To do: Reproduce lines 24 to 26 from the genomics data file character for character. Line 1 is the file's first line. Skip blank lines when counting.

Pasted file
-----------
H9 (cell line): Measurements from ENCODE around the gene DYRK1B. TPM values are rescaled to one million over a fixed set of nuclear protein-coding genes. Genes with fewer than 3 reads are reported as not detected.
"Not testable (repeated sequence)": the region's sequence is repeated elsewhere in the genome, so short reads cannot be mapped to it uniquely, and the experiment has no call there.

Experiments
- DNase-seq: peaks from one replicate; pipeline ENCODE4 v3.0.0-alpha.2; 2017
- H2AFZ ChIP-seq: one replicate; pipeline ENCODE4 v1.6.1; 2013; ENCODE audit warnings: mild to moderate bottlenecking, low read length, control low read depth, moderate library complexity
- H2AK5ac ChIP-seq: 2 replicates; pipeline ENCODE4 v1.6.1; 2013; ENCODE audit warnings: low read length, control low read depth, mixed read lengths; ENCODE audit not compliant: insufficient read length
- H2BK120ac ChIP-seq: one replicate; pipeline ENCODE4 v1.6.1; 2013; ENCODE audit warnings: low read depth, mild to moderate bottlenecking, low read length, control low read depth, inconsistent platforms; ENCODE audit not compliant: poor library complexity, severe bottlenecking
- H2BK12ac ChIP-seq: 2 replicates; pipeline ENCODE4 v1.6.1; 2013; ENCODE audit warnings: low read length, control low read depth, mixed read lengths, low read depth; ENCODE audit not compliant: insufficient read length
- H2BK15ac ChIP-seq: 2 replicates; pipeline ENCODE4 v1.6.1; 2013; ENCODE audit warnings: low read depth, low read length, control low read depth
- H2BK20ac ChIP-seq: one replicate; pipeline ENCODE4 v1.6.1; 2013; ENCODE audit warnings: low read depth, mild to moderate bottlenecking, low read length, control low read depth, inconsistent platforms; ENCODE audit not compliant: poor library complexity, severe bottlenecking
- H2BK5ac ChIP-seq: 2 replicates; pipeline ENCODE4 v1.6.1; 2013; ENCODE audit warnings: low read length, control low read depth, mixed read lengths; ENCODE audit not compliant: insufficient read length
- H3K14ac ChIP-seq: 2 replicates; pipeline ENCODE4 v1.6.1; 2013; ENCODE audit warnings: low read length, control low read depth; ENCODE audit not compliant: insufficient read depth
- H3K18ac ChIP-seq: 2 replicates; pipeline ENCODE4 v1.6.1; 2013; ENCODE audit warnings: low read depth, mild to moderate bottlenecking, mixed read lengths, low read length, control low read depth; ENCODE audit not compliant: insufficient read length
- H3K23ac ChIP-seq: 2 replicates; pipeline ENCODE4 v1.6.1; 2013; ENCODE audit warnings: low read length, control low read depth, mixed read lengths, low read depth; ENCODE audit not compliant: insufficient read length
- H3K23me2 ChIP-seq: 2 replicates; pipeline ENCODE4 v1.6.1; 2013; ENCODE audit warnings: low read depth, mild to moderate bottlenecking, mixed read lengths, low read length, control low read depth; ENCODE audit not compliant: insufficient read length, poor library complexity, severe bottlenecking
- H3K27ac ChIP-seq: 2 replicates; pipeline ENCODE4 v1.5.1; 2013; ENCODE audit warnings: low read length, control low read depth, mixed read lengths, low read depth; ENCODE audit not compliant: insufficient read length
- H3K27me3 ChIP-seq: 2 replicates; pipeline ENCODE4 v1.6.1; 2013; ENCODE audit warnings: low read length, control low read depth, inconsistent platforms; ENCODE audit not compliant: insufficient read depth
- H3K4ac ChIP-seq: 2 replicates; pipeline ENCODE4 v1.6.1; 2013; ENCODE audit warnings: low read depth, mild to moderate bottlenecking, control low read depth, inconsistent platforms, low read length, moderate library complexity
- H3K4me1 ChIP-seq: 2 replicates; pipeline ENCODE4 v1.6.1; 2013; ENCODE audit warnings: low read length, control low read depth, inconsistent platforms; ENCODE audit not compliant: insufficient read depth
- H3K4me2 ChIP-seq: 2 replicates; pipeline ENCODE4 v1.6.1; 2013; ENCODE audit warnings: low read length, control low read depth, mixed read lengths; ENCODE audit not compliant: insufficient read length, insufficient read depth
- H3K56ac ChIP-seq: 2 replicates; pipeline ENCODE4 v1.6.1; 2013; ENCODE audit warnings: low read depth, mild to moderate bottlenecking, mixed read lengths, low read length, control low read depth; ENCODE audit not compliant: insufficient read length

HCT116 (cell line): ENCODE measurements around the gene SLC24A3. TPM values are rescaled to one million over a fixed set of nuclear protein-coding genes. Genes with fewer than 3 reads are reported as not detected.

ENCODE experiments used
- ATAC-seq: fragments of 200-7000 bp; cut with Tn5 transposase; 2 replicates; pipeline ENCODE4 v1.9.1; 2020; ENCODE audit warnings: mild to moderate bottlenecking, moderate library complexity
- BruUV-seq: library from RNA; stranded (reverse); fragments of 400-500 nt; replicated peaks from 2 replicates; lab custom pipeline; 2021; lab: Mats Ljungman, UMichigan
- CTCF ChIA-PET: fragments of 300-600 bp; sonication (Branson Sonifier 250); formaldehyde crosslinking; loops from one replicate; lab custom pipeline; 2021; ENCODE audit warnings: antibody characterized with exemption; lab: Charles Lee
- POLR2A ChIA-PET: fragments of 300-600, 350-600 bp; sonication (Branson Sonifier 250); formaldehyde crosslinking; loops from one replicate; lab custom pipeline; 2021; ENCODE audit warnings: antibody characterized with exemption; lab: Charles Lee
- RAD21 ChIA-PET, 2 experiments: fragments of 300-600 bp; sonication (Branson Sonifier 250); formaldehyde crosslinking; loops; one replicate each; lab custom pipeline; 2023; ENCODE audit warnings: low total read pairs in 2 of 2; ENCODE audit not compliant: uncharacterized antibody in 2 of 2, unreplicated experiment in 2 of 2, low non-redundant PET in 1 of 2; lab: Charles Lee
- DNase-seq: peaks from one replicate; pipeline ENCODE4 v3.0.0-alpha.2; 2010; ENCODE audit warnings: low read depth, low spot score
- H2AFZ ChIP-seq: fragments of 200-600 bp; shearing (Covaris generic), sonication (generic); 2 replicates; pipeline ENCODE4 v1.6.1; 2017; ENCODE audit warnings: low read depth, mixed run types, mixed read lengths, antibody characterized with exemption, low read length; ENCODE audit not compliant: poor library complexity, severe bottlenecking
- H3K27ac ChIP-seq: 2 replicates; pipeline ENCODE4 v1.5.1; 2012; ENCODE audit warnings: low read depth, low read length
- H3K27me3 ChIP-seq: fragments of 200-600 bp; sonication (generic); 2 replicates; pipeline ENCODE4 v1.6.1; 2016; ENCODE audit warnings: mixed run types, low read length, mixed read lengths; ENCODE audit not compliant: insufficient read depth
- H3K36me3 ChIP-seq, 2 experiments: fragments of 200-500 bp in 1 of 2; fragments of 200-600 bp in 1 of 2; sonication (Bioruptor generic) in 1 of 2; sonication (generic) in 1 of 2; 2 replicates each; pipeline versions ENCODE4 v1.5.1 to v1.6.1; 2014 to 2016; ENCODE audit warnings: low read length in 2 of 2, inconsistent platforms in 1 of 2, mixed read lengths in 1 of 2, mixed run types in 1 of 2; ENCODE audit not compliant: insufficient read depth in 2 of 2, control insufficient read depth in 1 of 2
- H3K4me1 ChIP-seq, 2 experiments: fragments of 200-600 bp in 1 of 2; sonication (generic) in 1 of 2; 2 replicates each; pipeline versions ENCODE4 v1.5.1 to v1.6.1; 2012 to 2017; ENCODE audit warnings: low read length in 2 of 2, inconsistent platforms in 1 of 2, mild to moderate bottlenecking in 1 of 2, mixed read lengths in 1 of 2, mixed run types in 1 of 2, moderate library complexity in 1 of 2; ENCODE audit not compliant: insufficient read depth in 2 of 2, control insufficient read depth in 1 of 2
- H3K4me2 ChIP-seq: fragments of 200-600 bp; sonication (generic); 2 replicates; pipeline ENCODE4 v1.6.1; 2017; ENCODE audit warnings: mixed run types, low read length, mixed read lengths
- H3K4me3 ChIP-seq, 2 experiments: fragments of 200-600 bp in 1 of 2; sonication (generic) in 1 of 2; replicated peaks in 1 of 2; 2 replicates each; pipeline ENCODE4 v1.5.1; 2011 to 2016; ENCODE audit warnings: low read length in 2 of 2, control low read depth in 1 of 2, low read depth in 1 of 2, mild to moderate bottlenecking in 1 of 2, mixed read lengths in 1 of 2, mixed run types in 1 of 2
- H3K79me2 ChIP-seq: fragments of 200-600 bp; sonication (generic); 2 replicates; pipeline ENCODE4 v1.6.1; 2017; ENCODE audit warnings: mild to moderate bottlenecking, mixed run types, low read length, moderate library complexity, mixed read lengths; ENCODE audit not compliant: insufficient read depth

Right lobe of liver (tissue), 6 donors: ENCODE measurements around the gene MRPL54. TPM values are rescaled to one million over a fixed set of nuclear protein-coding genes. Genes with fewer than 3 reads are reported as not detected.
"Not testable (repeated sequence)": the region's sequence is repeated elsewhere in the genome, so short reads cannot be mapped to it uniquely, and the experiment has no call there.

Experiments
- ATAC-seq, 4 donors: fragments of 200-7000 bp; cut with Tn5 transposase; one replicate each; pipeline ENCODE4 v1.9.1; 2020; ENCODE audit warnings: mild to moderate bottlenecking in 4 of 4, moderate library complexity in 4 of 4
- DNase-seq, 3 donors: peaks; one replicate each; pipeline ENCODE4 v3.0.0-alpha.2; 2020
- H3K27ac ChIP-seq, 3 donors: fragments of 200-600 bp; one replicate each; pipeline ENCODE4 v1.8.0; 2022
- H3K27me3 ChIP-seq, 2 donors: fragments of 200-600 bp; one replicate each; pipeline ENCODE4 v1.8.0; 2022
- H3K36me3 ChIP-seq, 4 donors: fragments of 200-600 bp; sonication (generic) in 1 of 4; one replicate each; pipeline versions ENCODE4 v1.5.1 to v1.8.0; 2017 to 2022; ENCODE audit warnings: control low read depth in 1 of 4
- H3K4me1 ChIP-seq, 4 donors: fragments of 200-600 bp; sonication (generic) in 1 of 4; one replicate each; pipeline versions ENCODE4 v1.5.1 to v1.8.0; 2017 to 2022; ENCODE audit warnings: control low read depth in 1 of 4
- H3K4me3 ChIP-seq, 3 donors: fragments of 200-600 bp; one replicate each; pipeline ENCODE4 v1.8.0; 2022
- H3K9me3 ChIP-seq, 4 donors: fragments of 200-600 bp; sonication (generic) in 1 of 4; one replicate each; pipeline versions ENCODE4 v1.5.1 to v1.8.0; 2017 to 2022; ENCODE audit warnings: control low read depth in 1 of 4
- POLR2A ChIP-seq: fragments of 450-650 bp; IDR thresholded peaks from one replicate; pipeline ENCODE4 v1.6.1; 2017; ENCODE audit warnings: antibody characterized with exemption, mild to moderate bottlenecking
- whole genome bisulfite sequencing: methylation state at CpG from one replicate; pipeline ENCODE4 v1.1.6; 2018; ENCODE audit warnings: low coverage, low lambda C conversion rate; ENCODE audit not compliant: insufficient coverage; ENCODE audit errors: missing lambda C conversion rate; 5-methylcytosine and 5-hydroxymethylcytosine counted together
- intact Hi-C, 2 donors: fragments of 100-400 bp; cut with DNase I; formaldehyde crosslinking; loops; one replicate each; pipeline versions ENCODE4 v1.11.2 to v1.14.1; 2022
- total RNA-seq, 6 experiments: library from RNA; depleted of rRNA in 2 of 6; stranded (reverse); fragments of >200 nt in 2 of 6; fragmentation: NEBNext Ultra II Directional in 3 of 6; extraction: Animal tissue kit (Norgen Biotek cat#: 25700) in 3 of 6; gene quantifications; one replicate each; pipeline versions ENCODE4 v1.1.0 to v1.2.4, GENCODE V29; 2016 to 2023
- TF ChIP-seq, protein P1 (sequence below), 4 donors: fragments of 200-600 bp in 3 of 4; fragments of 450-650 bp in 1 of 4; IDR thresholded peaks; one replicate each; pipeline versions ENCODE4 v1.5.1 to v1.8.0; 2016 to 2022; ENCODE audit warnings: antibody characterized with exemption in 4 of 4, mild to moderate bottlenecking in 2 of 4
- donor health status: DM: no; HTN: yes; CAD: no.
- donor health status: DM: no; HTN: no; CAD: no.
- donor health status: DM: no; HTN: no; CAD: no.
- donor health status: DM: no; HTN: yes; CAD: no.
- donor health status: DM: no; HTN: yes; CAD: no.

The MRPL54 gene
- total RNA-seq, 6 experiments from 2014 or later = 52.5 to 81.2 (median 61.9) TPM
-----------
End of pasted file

- ATAC-seq: fragments of 200-7000 bp; cut with Tn5 transposase; 2 replicates; pipeline ENCODE4 v1.9.1; 2020; ENCODE audit warnings: mild to moderate bottlenecking, moderate library complexity
- BruUV-seq: library from RNA; stranded (reverse); fragments of 400-500 nt; replicated peaks from 2 replicates; lab custom pipeline; 2021; lab: Mats Ljungman, UMichigan
- CTCF ChIA-PET: fragments of 300-600 bp; sonication (Branson Sonifier 250); formaldehyde crosslinking; loops from one replicate; lab custom pipeline; 2021; ENCODE audit warnings: antibody characterized with exemption; lab: Charles Lee